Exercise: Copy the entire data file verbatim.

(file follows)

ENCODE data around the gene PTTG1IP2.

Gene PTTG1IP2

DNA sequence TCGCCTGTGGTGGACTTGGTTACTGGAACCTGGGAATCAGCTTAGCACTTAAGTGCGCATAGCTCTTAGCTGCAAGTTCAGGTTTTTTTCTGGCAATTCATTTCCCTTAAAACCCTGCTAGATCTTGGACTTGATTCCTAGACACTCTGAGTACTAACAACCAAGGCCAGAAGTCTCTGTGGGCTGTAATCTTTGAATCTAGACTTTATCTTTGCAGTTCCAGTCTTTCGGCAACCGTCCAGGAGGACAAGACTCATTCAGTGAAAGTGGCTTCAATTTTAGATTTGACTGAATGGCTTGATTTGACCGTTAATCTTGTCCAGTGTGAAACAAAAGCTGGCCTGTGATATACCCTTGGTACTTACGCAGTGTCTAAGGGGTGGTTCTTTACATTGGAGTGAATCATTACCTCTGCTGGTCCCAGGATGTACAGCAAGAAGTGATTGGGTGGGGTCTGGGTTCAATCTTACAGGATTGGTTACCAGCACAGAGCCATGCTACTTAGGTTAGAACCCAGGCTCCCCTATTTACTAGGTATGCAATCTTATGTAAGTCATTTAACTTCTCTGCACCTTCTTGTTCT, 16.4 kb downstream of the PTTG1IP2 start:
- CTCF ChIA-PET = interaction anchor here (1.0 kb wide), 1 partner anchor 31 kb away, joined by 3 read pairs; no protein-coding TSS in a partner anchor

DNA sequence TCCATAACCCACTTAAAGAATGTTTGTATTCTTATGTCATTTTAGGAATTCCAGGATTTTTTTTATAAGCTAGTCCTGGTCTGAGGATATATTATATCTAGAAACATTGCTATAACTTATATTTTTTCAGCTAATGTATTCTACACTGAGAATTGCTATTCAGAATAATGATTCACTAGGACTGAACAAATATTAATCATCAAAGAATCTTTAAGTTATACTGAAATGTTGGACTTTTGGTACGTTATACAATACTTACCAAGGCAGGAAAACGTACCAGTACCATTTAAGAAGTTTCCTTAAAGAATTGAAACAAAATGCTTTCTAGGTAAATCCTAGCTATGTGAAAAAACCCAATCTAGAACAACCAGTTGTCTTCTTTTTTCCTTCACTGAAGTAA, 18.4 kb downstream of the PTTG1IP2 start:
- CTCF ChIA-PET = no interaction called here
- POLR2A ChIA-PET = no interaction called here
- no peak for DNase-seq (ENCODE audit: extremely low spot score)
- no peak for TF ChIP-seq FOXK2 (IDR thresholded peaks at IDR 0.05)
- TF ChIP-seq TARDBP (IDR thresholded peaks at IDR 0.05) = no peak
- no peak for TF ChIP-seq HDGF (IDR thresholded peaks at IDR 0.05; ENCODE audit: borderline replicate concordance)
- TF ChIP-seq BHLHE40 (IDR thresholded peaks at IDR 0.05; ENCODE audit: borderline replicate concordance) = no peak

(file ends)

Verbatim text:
ENCODE data around the gene PTTG1IP2.

Gene PTTG1IP2

DNA sequence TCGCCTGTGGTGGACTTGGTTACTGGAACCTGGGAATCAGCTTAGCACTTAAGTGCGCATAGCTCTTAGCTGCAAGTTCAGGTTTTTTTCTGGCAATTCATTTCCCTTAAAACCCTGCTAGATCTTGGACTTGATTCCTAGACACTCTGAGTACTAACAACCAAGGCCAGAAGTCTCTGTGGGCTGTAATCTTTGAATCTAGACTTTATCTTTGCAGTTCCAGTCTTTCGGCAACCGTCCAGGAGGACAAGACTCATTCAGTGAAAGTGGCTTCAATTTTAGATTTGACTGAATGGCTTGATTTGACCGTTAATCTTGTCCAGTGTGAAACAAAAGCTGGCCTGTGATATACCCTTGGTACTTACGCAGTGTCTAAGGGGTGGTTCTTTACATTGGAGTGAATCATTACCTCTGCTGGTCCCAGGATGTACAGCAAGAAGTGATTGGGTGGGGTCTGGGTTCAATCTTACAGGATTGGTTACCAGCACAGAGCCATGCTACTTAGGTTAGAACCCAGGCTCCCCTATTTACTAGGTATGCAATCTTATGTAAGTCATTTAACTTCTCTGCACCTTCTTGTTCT, 16.4 kb downstream of the PTTG1IP2 start:
- CTCF ChIA-PET = interaction anchor here (1.0 kb wide), 1 partner anchor 31 kb away, joined by 3 read pairs; no protein-coding TSS in a partner anchor

DNA sequence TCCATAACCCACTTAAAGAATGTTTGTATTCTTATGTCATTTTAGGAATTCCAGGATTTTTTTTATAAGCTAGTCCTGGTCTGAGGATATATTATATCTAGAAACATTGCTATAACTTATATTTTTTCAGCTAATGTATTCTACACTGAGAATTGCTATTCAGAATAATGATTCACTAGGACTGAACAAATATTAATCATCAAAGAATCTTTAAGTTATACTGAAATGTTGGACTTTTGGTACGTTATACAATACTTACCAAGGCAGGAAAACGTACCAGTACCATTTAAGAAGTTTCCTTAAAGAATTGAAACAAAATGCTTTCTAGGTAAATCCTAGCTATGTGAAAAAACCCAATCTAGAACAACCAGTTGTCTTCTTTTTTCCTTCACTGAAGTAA, 18.4 kb downstream of the PTTG1IP2 start:
- CTCF ChIA-PET = no interaction called here
- POLR2A ChIA-PET = no interaction called here
- no peak for DNase-seq (ENCODE audit: extremely low spot score)
- no peak for TF ChIP-seq FOXK2 (IDR thresholded peaks at IDR 0.05)
- TF ChIP-seq TARDBP (IDR thresholded peaks at IDR 0.05) = no peak
- no peak for TF ChIP-seq HDGF (IDR thresholded peaks at IDR 0.05; ENCODE audit: borderline replicate concordance)
- TF ChIP-seq BHLHE40 (IDR thresholded peaks at IDR 0.05; ENCODE audit: borderline replicate concordance) = no peak